Monday, Dec 22, 2014
Agri Leader

SNAP benefits promotion shines spotlight on fresh food access

VANESSA CACERES
Central Florida’s Agri-Leader

Published:

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During these dog days of summer, the folks at the hydroponic farm, Hydro Harvest in Ruskin, believe their second annual Double Up Food Bucks promotion is a way to help stretch food dollars for those who are economically challenged.

SNAP benefits, once known as food stamps, are used by people who might otherwise have trouble paying for food. The U.S. Department of Agriculture is working to grow the number of farms and farmers’ markets across the country that accept SNAP benefits.

This month, SNAP benefits at Hydro Harvest are worth twice as much as they usually are for the purchase of fresh produce. “We want to encourage folks who may not have access to fresh, affordable food the opportunity to discover a garden of great food,” said co-owner Terrie Lawson. The farm is subsidizing the double benefit that customers will receive.

Although last year’s inaugural promotion was slower, traffic this month has been brisk, Lawson said. The farm has gotten out the word about the promotion through a weekly newsletter that goes to 10,000 email addresses and through word-of- mouth. Some local churches also have found out about the promotion and have informed their congregations.

August is an ideal month for the SNAP benefit promotion for a few reasons, Lawson explained. “It’s a month where we’ve got a farm full of end-of-summer vegetables,” she said, busting the notion that Florida doesn’t have fresh produce grown in the summer.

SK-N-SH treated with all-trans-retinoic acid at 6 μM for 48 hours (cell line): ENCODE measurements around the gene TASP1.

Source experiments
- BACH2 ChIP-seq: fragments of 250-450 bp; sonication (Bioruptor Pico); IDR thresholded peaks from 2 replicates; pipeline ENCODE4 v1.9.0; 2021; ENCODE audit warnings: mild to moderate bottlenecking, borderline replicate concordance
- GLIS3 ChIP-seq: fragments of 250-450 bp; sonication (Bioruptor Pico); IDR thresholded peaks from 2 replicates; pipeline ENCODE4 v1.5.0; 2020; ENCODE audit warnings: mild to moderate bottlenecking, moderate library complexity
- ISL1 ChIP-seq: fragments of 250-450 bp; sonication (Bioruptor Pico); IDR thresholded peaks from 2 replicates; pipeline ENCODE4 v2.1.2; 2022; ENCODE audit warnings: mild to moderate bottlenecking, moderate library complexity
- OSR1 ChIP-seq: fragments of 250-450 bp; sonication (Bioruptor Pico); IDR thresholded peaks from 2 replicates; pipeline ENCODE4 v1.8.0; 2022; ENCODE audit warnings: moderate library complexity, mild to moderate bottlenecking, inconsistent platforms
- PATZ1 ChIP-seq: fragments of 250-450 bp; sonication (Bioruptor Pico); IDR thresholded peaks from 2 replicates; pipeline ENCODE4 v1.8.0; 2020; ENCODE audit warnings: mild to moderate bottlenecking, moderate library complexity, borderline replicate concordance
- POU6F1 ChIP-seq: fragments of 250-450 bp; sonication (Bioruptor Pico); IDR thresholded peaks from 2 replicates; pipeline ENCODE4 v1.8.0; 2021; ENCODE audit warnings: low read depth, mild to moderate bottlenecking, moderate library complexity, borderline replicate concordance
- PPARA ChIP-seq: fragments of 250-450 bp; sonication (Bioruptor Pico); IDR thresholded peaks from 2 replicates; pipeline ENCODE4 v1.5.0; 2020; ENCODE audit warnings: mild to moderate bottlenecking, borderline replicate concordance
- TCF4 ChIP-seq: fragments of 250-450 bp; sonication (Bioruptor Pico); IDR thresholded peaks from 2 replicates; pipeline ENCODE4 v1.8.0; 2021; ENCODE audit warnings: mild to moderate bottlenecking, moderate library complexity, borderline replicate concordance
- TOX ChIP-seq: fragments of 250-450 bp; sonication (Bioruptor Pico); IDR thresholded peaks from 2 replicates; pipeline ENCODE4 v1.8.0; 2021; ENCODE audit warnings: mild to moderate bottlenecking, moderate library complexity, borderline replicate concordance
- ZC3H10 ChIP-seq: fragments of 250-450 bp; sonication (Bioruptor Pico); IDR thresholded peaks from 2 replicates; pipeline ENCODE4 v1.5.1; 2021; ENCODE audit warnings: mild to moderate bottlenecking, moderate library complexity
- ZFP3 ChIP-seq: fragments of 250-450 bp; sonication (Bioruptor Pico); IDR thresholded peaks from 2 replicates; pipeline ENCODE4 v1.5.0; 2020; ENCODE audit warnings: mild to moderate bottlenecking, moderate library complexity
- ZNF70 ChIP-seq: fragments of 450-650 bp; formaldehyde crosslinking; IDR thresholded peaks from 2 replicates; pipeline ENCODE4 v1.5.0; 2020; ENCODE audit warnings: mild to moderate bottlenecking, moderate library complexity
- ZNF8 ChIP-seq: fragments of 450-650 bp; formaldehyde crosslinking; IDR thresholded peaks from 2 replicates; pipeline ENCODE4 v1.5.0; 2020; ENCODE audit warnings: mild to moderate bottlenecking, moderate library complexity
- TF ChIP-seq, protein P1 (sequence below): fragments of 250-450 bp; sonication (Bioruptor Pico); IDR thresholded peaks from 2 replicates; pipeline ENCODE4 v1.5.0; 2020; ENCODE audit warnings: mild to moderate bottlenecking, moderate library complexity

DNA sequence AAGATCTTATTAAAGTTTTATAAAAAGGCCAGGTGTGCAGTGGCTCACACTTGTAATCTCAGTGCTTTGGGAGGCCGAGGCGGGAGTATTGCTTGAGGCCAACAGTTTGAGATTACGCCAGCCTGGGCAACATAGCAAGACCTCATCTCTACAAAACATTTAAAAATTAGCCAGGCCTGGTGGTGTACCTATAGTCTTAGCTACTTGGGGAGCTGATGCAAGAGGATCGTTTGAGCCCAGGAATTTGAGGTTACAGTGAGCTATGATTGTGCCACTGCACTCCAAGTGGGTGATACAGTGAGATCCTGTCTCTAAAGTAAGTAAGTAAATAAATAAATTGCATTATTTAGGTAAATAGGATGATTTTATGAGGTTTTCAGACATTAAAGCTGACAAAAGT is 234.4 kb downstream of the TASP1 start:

She said people visiting the farm are delighted to find okra, black eyed peas, peppers and eggplant, all of which thrive in the heat that makes the rest of us whither.

Lawson and her husband, John, also picked August because, at least for part of the month, the kids are still home from school, so struggling families may have trouble making their food budget stretch properly to cover three meals a day and snacks.

Plus, the farm’s produce is both fresh and usually better priced than what’s at the supermarket, she said.

Lawson wants everyone visiting Hydro Harvest, especially kids, to realize they can find affordable, farm-grown food year-round.

By visiting the farm, kids see that lettuce doesn’t come from bags and that cheese curls or frozen entrees shouldn’t be go-to food choices for any of us. “Children tend to eat more fresh fruits and vegetables when they grow or pick it themselves,” Lawson said.

The farm also has a 50 percent coupon it has offered through its newsletters that customers can use this month.

Hydro Harvest’s promotion is a great idea, but it’s not the only farm or farm market accepting SNAP.

In fact, the U.S. Department of Agriculture has a website to help search nationwide for farmers’ markets that accept SNAP.

Hydro Harvest’s approach is yet one way to reach those who have trouble finding affordable fresh food in their community.

“Taking the produce to the less-populated areas—maybe biweekly or monthly partnering with convenience stores and produce stands—or offering classes outside of the farm on growing your own hydroponic produce are a few ideas to get nutritious produce from the farms to the rural areas,” said Sarah Krieger, a St. Petersburg-based spokesperson for the Academy of Nutrition and Dietetics.

My column next week will focus on a farm business in northern Florida that’s using ideas similar to those that Krieger proposes. I’ll also talk about how, even in our bounty of fresh produce, Florida still has something called food deserts, which limit access to fresh, healthy food.

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